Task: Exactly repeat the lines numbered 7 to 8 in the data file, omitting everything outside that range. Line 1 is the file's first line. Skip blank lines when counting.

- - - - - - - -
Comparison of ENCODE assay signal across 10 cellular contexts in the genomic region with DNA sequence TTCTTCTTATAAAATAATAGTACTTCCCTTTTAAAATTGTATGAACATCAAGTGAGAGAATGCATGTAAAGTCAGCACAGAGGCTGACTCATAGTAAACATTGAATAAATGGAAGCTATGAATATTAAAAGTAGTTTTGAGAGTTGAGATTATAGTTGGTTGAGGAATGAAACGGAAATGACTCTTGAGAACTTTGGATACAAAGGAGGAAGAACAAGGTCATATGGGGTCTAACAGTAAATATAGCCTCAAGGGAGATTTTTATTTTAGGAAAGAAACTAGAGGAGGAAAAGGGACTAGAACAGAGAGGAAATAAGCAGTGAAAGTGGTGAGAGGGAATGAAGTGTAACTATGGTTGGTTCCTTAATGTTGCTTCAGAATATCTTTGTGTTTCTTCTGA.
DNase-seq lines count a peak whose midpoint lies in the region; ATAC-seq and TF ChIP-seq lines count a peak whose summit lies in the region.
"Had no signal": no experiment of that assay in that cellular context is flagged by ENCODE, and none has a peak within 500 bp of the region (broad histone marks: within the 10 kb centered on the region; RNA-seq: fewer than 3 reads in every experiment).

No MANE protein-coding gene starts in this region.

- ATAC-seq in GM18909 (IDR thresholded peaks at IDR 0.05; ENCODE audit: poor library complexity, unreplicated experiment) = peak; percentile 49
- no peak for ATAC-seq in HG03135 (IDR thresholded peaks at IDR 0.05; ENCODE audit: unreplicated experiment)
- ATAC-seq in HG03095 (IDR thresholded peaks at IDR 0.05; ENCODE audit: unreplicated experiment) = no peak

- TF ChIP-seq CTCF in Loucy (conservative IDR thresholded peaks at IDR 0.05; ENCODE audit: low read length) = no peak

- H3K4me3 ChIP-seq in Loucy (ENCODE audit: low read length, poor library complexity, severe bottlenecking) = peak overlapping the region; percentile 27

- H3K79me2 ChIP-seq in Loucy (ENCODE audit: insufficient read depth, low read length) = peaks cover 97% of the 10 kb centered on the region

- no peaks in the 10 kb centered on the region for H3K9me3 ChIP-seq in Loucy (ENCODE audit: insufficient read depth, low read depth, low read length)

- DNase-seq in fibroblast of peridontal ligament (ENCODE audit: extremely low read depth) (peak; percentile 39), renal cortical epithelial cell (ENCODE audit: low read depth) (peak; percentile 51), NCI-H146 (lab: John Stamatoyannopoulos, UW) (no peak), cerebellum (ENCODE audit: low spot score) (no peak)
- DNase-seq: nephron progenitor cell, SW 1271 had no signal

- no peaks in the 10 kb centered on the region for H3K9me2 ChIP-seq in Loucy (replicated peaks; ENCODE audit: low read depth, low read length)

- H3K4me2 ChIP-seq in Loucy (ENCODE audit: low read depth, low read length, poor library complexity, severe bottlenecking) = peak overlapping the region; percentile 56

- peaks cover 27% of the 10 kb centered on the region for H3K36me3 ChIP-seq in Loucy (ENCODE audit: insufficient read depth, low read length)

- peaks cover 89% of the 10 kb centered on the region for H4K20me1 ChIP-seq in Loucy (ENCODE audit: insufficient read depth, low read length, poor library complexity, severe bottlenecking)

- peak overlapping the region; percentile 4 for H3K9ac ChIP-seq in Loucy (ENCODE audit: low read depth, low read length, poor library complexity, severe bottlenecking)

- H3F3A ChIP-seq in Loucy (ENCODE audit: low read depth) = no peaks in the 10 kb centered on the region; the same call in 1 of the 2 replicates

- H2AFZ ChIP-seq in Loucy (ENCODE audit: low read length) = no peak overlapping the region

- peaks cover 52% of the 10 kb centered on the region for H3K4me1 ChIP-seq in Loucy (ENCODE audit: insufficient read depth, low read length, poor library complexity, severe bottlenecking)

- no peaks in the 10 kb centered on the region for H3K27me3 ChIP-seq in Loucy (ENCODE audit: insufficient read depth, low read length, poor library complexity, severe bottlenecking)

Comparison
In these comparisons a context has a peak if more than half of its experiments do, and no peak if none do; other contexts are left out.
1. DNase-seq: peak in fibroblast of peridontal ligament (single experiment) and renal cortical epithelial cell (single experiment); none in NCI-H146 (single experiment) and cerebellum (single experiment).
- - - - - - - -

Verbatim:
- ATAC-seq in HG03095 (IDR thresholded peaks at IDR 0.05; ENCODE audit: unreplicated experiment) = no peak

- TF ChIP-seq CTCF in Loucy (conservative IDR thresholded peaks at IDR 0.05; ENCODE audit: low read length) = no peak